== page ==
Executives on Wall Street are warning that a trading slowdown is around the corner as client activity has decreased considerably, and investment-banking revenue has experienced a challenging start to June.
Wall Street not hopeful of a good second quarter
Morgan Stanley’s chief executive officer James Gorman said on Tuesday that he would be very surprised if they are able to beat the results of the first quarter. Speaking at an industry conference in New York, he said that the last two weeks had been very hard for the industry, but it experienced solid stats before that. He said that they are not going to have a bad quarter in the securities business. However, he also said that we have to “realistic with the environment.”
Gorman noted that macro trading was “challenged” and even merger activity has been “lumpy.” Citigroup’s chief financial officer Mark Mason also echoes Gorman’s sentiment. He said that the second-quarter fixed-income and equities trading revenue is expected to fall by a percentage compared to last year. It could land in the “mid-single-digit range” alongside investment-banking fees that could drop by a percentage in the “mid-teens.” He also said,
“We certainly saw a slowdown in the first quarter coming out of December where there was low volatility and heightened uncertainty. Frankly, that slowdown has persisted.”
Why are markets swinging?
Markets are reacting to the latest developments in the trade skirmishes led by President Donald Trump. The country is already facing trade troubles with China which refuse to subside. The problems with Mexico have been averted for now, but the trade outlook still looks grim. There are chances that the Federal Reserve will also make a move. David Solomon, the CEO of Goldman Sachs Group Inc. recently noted in a CNBC interview that the quarter has been “up and down.” He also declined to give a forecast for the trading revenue of the firm.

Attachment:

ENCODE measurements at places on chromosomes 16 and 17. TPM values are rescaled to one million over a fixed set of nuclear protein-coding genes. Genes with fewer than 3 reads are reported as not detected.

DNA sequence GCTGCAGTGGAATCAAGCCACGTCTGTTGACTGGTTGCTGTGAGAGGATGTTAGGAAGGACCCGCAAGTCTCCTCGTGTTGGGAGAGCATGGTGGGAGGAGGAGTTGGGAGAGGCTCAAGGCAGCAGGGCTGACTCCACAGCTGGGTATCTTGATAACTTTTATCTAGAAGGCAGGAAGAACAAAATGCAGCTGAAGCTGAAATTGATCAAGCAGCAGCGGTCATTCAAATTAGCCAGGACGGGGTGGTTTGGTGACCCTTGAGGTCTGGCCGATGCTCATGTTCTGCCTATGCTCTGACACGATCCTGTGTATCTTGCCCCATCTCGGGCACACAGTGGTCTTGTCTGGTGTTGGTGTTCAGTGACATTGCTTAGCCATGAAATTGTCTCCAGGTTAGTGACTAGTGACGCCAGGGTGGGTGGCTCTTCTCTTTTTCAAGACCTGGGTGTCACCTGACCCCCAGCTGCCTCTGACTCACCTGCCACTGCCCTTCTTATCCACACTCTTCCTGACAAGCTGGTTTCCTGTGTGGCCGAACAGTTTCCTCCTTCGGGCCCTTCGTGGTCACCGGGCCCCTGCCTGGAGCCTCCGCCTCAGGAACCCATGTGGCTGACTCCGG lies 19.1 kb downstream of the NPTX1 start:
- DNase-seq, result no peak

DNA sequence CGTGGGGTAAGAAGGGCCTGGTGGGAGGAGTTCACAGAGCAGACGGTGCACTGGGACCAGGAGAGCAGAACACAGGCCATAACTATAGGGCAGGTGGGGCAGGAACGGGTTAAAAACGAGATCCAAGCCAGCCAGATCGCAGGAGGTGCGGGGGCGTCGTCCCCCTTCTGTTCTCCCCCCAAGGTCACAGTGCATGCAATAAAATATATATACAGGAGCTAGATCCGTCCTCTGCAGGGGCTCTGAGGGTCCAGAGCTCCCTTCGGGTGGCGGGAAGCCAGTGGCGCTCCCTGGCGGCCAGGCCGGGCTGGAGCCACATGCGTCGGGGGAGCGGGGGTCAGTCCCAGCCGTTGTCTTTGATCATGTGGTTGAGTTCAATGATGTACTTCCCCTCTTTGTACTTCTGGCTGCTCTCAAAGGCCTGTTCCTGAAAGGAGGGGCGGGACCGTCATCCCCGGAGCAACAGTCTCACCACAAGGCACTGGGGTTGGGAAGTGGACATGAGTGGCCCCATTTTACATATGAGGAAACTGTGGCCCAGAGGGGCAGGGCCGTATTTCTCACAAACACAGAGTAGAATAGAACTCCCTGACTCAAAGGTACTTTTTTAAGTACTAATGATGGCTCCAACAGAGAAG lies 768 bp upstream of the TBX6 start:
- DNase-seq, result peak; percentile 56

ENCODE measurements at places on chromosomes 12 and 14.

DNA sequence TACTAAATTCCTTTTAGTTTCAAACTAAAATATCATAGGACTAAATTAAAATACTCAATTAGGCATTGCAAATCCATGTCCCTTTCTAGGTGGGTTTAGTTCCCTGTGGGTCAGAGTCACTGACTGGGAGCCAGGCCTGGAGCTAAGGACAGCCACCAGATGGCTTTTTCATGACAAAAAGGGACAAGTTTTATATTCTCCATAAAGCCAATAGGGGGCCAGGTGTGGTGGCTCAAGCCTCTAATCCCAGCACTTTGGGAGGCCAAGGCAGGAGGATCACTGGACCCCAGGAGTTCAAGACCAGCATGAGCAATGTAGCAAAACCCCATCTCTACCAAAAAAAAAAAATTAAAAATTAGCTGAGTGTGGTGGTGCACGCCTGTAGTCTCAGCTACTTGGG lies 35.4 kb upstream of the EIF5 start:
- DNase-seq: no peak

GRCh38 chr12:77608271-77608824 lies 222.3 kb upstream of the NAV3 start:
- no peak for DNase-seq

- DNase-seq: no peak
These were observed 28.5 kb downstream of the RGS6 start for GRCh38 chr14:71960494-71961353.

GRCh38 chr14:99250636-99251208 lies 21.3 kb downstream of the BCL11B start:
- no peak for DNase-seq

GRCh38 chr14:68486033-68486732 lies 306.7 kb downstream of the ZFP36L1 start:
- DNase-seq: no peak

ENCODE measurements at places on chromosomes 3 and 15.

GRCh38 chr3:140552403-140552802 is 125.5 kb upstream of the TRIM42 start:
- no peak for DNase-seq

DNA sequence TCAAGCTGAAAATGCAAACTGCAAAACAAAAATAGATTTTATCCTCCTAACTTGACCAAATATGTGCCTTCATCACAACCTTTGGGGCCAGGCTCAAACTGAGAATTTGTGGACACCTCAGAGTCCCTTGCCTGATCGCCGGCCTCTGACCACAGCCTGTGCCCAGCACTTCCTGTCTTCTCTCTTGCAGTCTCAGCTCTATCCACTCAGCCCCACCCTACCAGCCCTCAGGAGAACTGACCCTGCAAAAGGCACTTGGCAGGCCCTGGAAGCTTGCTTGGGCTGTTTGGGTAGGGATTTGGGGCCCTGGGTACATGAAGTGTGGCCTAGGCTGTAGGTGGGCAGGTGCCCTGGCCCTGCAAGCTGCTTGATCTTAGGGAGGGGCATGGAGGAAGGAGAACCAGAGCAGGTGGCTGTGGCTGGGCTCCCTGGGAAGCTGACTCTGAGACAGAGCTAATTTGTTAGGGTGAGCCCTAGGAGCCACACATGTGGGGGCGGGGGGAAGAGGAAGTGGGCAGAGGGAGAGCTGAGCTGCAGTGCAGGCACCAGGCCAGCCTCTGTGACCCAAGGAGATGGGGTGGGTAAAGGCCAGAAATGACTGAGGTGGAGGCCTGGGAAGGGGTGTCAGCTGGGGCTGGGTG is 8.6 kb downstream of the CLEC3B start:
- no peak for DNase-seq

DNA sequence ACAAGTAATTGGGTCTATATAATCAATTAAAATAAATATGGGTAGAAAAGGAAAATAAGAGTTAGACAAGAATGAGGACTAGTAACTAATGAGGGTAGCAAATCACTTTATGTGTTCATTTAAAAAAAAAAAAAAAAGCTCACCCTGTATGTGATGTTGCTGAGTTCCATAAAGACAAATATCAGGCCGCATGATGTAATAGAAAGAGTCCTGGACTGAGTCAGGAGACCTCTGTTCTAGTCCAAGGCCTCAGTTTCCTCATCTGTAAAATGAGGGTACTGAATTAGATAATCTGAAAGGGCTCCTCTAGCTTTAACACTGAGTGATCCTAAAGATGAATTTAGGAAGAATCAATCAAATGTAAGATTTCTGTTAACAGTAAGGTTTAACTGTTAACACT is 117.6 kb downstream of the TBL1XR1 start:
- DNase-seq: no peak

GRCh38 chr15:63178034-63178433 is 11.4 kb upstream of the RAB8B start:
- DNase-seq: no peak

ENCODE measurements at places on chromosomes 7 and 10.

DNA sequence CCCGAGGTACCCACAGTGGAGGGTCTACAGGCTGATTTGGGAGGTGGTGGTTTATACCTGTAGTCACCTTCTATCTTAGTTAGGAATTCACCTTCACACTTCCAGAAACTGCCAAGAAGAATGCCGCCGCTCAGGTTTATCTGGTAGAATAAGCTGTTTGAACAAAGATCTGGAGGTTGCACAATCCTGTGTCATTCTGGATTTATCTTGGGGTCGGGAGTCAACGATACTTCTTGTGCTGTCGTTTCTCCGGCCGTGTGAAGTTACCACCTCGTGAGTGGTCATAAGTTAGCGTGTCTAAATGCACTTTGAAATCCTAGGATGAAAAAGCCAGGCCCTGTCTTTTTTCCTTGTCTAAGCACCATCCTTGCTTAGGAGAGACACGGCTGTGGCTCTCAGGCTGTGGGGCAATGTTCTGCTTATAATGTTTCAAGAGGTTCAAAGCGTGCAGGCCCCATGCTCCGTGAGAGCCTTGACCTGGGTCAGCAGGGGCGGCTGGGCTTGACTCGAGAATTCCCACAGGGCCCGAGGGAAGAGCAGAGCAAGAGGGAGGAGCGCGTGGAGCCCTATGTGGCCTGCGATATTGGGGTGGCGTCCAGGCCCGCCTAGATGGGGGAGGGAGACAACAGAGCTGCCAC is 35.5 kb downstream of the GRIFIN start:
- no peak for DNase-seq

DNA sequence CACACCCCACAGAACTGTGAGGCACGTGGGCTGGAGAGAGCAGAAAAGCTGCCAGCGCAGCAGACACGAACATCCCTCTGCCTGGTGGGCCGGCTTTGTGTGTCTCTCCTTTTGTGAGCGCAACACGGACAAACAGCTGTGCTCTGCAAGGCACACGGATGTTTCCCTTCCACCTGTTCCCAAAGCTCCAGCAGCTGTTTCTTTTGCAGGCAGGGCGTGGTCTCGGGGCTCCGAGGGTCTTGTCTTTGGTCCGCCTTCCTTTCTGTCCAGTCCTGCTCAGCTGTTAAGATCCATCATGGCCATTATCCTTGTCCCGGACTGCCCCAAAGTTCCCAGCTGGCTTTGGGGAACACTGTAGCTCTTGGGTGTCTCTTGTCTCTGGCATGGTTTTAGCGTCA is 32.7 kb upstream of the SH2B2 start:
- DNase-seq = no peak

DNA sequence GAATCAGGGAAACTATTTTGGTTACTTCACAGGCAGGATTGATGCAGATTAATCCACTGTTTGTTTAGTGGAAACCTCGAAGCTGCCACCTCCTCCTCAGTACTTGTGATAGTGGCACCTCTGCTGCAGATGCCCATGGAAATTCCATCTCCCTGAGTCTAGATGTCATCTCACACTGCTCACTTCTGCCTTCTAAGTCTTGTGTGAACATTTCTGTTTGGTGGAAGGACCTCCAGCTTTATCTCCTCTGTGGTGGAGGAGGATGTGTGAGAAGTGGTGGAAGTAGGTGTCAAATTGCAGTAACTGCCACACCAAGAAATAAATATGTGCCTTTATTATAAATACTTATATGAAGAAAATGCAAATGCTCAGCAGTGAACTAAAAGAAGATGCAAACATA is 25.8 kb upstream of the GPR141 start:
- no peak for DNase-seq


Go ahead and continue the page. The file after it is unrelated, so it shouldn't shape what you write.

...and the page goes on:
Jamie Dimon, JP Morgan Chase CEO also warned that revenue has declined for their business. Last month, Citigroup CEO Michael Corbat said that market uncertainties are leading clients away from trading.
Morgan Stanley’s institutional business registered $5.2 billion in revenue in the first quarter of the year. This quarter, the business is expected to decline but still bring around $4 billion for the company because of increased stability. The company’s institutional-securities business lead Ted Pick said last month that their prime-brokerage balances grew rapidly during the year. He noted that the markets still enjoy investor confidence.